US House to Vote on Imposing National ID Cards Worldwide ‘For the Children’

by | Nov 18, 2014


The US House of Representatives is scheduled to vote this week on HR 3398, legislation stating that it is the policy of the United States government to encourage other nations to require all citizens to have national identity cards.

HR 3398 also directs the US government to work with multinational organizations and private entities on imposing registration, identification, and documentation laws on people around the world. As is often the case with legislation intended to increase government power and expand foreign intervention, HR 3398 presents as its justification helping the children—girls in particular this time.

Section 3(1) of the bill defines the policy of the US government as follows:


It is the policy of the United States to—

(1) encourage countries to uphold the Universal Declaration of Human Rights and enact laws that ensure girls and boys of all ages are full participants in society, including requiring birth certifications and some type of national identity card to ensure that all citizens, including girls, are counted;

Subsections (b) and (c) of Section 4 of the bill establish the roles of the US Secretary of State and the Administrator of the United States Agency for International Development (USAID) in working with multinational organizations and private entities to “collect data on girls” and impose registration, identification, and documentation laws on people worldwide:

(b) COORDINATION WITH MULTILATERAL ORGANIZATIONS.—The Secretary shall coordinate with the World Bank, relevant United Nations agencies and programs, and other relevant organizations to urge and work with countries to enact, implement, and enforce laws that specifically collect data on girls and establish registration and identification laws to ensure girls are active participants in the social, economic, legal and political sectors of society in their countries.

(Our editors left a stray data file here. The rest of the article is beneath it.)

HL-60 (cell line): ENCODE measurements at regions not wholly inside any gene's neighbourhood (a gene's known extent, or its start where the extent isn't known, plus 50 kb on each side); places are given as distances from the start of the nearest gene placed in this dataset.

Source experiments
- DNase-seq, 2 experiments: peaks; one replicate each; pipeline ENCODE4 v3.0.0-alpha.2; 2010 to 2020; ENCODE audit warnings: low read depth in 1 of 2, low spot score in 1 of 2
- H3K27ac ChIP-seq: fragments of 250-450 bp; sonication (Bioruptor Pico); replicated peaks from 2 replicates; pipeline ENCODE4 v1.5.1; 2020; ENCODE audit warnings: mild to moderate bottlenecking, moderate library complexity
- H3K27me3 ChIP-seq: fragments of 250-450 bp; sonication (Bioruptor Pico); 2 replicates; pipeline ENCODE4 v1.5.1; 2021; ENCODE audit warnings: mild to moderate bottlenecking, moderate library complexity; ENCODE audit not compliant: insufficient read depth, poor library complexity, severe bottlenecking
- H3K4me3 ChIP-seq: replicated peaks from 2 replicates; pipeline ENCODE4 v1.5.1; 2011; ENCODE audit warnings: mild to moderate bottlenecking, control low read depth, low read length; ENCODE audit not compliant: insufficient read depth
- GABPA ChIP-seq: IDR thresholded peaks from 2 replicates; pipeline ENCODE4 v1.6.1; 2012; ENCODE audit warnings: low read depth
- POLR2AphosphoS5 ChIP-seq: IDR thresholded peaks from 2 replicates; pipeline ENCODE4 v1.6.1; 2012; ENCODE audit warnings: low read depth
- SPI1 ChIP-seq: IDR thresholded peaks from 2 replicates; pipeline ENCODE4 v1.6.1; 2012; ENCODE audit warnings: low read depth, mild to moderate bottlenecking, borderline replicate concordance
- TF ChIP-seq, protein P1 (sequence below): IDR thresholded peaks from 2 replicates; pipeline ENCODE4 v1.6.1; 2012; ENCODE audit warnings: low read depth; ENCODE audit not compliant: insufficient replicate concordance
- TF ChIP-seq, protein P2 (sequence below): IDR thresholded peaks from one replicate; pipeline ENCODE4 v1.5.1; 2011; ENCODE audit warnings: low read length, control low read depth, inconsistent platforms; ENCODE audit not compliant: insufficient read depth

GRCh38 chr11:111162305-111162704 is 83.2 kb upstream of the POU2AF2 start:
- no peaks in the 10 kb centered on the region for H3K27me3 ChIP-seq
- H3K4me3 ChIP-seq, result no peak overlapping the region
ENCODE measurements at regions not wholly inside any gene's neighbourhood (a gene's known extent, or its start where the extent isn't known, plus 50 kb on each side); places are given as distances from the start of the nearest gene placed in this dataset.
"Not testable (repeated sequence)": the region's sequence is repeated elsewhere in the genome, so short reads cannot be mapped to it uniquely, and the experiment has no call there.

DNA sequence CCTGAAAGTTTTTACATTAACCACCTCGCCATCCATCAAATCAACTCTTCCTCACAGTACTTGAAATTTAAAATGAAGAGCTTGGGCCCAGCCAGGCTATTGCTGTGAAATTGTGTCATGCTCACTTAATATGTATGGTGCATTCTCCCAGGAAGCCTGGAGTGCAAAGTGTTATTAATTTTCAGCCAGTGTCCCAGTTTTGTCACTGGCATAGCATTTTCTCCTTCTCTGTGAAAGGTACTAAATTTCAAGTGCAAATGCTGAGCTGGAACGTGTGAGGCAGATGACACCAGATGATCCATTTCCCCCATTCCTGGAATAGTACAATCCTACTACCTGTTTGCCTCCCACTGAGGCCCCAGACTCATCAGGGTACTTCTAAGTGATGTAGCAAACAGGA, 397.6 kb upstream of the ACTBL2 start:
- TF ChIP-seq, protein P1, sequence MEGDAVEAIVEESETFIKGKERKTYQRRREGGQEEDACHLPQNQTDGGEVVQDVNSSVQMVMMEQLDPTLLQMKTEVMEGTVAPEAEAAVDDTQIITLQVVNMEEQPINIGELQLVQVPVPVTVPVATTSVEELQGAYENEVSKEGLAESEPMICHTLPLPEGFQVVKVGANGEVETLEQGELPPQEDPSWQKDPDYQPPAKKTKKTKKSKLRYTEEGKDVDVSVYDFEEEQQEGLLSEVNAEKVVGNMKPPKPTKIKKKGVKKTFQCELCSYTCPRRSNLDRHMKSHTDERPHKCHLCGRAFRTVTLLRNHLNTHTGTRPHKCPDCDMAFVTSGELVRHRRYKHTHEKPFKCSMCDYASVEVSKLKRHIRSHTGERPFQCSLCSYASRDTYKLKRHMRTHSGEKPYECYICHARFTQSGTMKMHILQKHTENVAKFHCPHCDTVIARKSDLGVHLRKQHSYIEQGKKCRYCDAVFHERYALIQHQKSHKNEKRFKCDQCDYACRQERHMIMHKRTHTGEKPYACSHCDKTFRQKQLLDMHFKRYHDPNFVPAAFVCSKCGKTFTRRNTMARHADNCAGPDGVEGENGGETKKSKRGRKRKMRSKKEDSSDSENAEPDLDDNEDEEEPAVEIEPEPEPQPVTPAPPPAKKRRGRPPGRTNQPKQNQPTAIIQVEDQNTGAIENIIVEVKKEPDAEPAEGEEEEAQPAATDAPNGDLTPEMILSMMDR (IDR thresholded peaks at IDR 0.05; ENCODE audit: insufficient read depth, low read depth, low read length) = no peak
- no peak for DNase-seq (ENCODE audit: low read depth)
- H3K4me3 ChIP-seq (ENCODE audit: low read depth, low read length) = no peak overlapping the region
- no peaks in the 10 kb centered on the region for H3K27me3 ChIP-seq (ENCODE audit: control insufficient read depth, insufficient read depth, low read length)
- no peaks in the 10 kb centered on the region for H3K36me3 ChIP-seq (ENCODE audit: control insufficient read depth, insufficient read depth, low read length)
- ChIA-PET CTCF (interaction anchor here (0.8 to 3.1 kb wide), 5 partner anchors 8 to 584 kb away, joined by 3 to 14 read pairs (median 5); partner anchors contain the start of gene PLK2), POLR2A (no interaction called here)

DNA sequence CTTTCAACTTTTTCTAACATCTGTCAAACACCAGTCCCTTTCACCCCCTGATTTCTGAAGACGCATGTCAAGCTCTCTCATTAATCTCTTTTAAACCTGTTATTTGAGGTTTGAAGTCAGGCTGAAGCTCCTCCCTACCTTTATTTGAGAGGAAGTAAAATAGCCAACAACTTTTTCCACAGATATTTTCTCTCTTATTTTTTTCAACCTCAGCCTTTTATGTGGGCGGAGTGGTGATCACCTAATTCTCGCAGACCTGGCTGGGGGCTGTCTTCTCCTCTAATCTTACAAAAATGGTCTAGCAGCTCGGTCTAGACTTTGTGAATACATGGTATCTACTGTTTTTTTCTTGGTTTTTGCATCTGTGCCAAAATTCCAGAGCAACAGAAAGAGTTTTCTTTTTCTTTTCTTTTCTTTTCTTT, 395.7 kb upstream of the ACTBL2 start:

(c) COORDINATION WITH PRIVATE SECTOR AND CIVIL SOCIETY ORGANIZATIONS.—The Secretary and the Administrator should work with United States, international, and local private sector and civil society organizations to advocate for the registration and documentation of all girls and boys in developing countries to prevent exploitation, violence, and other abuses.

In 2010, Ron Paul talked with Fox New host Megyn Kelly about a proposal to impose on Americans a US national ID card, which would include biometric information such as a fingerprint, hand, or iris scan. Proponents justified the national ID card proposal with another common pretext for expanding government power and violating individual rights—opposing illegal immigration. In the interview, Paul comments on the authoritarian nature of a national ID card mandate:

People over the decades now in this country, there have been some who have wanted this national ID card. They’re looking for every opportunity to do it.
To me it violates the whole principles of privacy, the principles of the Constitution, the principles of the Republic. And to me it is a gross distortion of what we should be doing. It’s part of an authoritarian society. Dictatorships have this, but not a republic.

Watch here the complete six-minute interview in which Paul, the chairman and founder of the Ron Paul Institute for Peace and Prosperity, also relates the push for a national ID card to the US government’s desire for pervasive surveillance:


  • Adam Dick

    Adam worked from 2003 through 2013 as a legislative aide for Rep. Ron Paul. Previously, he was a member of the Wisconsin State Board of Elections, a co-manager of Ed Thompson's 2002 Wisconsin governor campaign, and a lawyer in New York and Connecticut.

    View all posts
Copyright © 2024 The Ron Paul Institute. Permission to reprint in whole or in part is gladly granted, provided full credit and a live link are given.